Remember when Bond and Doctor Who were Geordies? Our Friends in the North is as relevant as ever
Two very different Tyneside dramas this week. One with a reputation so towering it could easily have intimidated its cast; the other with one cast member so starry he might have overshadowed the rest.
Our Friends in the North (Radio 4, Thursday) hardly needed an introduction. One of the most fêted TV drama series of the 1990s (one that propelled its then barely known cast – Daniel Craig, Christopher Eccleston, Mark Strong, Gina McKee – to national and international fame), Peter Flannery’s epic tale is an unflinching and unflattering snapshot of Britain between the Wilson and Thatcher years, as seen through the eyes and lives of four working-class northerners.
Back in 1996, its bitter tale of political failure, criminality and corruption caught perfectly the zeitgeist of a hope-hungry electorate that swept Tony Blair’s New Labour into power just over a year later.
Adapting it for radio, Flannery appears, sensibly, to have taken a light touch approach, reproducing the existing nine-episode structure more or less exactly. (That said, there will be a 10th episode, written by Adam Usden, to take us up to the present day.) The only real change in the opening episode was the pushing forward of Mary (Norah Lopez Holden, leading the cast of newcomers) into the role of narrator – a clever way to guide the audience into the story aurally, and to make her put-upon character more relatable for contemporary audiences.
If anything, Flannery’s superb writing is even more in evidence without the visuals. His crackling swordplay dialogue keeps the atmosphere electric: his ability to touch upon the universal makes his characters instantly recognisable from the outset – Nicky (James Baxter), the political one, blinded by idealism; Tosker (Philip Correia), the chancer/lothario; Geordie (Luke MacGregor), the abused boy acting out in reckless behaviour; and Mary, the good woman doomed to squander her gifts on feckless men. It’s all still there, a touch more compressed and polished for audio – and brilliantly realised by Melanie Harris’s spot-on production.
Above all, though, neither the intervening years nor the adaptation to radio, seems to have blunted its sharp edge. Indeed, even though it starts out in 1964, it seems to have just as much urgency and relevance now. Who would have thought that a drama series excoriating compulsive-liar politicians, corrupt and misogynistic police officers, and shoddily built death-trap tower blocks could have any relevance today?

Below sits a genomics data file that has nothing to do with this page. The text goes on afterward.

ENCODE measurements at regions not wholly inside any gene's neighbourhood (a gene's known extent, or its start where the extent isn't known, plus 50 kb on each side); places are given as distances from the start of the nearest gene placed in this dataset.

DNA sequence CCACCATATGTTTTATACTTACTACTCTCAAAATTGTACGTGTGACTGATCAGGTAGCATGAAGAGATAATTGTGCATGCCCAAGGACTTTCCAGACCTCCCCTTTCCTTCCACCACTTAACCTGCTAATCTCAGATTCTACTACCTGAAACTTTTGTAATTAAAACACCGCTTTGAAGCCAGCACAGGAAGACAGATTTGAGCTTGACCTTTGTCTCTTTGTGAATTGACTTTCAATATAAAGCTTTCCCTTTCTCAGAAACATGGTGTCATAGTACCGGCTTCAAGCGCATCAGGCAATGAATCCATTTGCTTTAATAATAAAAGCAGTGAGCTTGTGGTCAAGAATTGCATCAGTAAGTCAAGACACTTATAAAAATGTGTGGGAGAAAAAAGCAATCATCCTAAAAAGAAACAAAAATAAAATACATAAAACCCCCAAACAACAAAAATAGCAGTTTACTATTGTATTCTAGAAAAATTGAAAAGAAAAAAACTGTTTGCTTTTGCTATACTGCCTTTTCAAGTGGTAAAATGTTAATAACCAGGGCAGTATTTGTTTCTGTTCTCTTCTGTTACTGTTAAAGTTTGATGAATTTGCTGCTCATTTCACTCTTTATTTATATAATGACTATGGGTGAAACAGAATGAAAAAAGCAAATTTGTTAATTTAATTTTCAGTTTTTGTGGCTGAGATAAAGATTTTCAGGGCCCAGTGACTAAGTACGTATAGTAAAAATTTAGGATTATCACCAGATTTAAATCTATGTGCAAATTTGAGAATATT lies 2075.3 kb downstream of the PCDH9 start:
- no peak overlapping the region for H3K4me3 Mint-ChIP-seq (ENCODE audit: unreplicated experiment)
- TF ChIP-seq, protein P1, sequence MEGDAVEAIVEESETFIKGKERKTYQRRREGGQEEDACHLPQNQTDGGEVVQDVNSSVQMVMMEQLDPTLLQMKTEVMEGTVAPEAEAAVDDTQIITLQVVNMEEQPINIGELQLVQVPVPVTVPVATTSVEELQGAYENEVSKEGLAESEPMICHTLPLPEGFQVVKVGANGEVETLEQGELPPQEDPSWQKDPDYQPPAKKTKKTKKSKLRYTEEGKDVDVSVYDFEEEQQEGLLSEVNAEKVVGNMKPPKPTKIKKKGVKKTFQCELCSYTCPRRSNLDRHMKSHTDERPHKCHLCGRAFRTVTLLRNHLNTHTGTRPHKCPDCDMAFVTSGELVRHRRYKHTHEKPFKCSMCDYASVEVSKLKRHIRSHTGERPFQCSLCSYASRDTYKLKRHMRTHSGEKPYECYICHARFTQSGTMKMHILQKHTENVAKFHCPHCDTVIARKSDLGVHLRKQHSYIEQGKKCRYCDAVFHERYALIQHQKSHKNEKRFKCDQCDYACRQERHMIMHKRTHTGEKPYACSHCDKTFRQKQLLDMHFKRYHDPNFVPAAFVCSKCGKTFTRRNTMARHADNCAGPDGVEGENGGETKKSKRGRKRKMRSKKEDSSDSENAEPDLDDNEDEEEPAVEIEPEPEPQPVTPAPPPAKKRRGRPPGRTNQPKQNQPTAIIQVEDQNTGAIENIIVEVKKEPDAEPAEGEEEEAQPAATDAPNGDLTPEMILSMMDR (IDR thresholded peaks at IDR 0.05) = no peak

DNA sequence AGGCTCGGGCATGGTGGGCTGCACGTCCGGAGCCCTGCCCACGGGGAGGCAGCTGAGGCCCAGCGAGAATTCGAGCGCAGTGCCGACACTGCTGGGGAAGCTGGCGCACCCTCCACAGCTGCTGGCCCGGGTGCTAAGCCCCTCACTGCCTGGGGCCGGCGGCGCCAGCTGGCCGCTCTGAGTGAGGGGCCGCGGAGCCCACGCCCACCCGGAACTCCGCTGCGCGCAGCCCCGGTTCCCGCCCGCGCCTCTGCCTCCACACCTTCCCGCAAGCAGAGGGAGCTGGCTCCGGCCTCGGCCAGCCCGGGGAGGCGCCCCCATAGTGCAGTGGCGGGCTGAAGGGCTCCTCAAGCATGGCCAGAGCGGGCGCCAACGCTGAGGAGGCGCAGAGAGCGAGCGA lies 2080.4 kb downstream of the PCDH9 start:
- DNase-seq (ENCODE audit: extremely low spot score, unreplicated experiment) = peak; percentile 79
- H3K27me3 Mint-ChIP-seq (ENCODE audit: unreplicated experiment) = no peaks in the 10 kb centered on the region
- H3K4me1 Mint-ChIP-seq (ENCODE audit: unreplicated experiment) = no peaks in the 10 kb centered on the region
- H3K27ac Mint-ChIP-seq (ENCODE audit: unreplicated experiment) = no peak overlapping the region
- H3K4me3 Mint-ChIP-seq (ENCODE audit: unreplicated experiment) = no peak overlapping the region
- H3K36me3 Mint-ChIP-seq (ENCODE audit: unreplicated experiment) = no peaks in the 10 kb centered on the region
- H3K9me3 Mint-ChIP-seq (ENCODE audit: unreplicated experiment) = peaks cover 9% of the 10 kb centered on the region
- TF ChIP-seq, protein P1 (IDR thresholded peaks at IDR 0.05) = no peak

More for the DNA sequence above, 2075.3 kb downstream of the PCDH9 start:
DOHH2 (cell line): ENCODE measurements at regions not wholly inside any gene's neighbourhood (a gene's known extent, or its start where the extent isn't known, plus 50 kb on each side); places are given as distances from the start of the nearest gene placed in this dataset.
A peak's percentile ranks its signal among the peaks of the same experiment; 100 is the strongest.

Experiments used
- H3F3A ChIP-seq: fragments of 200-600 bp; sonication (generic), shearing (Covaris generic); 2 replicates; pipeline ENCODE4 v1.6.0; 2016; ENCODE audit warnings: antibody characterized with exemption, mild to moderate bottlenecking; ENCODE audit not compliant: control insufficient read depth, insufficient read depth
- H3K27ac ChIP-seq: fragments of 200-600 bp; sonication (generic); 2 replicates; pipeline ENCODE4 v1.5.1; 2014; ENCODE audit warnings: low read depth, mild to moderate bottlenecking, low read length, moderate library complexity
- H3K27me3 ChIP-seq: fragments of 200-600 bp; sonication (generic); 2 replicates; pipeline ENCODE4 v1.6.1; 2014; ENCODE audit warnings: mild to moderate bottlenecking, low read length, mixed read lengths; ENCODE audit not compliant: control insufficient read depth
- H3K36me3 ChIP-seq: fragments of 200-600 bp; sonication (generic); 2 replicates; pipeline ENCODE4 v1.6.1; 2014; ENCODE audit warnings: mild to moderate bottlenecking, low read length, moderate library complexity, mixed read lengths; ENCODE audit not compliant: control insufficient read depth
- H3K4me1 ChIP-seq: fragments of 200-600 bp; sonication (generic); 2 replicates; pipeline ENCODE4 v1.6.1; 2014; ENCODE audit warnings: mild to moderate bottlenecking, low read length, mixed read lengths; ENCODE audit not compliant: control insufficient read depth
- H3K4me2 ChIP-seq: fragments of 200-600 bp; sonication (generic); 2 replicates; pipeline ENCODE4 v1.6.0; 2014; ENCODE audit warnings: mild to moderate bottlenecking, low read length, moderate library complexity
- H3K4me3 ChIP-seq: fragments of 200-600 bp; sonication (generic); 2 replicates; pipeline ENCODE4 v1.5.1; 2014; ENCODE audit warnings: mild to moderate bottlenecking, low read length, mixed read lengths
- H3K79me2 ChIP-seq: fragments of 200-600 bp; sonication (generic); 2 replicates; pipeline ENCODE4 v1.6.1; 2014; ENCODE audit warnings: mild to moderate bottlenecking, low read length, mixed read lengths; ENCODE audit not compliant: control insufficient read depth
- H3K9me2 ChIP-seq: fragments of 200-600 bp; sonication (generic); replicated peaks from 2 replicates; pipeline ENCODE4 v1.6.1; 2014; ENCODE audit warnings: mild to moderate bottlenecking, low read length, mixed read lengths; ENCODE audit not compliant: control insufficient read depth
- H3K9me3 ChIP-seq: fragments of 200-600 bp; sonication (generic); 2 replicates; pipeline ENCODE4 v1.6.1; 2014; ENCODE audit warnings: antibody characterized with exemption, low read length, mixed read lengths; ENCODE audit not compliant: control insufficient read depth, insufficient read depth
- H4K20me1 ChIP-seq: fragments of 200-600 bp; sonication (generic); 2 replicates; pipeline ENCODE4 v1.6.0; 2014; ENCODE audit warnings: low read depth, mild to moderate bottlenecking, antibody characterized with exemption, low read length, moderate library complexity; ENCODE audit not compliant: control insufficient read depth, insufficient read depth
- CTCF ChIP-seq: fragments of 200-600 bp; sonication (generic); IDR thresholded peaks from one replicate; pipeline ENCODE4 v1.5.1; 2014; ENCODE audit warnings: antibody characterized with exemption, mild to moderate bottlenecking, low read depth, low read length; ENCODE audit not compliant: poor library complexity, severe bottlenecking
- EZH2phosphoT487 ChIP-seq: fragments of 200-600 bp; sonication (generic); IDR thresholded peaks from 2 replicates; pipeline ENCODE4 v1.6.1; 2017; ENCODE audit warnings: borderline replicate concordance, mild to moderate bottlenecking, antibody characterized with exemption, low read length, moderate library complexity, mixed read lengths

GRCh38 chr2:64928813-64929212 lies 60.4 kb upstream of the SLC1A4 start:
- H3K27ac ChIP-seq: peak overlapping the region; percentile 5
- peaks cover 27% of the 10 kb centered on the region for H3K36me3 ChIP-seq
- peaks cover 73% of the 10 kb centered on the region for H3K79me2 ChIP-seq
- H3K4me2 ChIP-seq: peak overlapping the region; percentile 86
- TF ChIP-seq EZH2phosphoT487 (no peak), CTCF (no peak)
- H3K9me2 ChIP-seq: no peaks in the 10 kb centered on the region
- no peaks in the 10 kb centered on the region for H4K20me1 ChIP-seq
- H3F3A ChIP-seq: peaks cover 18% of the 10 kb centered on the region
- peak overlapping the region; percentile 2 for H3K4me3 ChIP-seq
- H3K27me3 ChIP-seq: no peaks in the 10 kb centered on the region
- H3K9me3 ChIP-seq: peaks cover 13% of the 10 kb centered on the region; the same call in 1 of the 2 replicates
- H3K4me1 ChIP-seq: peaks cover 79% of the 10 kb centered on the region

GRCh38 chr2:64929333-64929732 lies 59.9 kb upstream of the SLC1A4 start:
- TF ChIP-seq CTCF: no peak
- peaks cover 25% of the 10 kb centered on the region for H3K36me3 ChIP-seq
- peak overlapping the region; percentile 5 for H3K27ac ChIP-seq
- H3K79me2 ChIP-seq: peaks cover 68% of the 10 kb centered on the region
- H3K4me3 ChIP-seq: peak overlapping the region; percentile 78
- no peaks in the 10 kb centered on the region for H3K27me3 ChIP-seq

Geordie voices also dominated in I Must Have Loved You (Radio 4, Saturday), a 90-minute musical drama by veteran writer Michael Chaplin (creator of TV’s Monarch of the Glen). The big draw here was the musician Sting, who not only provided the music but also took top billing as the late lamented “Newcastle blues legend” Vince Doyle – a man whose troubled past haunted everyone who loved him.
Chaplin and director Eoin O’Callaghan have worked on a radio play with Sting before, South on the Great North Road, and this felt like a proper collaboration. The convoluted, sentiment-heavy storyline focused on Vince’s more musically talented daughter Jess (Frances McNamee), who, having given the world a one-hit album (a mix of familiar and well known Sting songs such as Shape of Your Heart, Fragile and Hounds of Winter) disappeared in 1997.
When a woman turned up asking the Doyles questions 25 years later, it stirred up painful memories. Or an excuse, at least, for them to rake over a row between Vince and Jess, and her behaviour towards her guitarist Malc (Deka Walmsley) and manager Tommy (Stephen Tompkinson).
For a drama whose two main characters were either dead or/and missing, it worked surprisingly well. Sting’s acting skills were, thankfully, not overstretched as a ghostly one-man chorus commenting on the action. Missing star Jess rather conveniently turned up – mainly, it seemed, to help tie-up the ever more unwieldy plot. And if the mood was about as lyrically mournful as your average Sting song, Chaplin’s insistence on making all his characters “nice” – as if no one from
Newcastle could have anything but good intentions, however misunderstood – at least kept it from dipping any lower.
A please-everyone happy ending didn’t make for a great denouement. But sometimes the journey matters more than the destination. And, for all the disbelief suspending required, I quite enjoyed I Must Have Loved You. Especially the music and the gorgeous singing of McNamee, whom one could easily believe, with a bit of luck behind her, might once have made a hit record that mesmerised the world.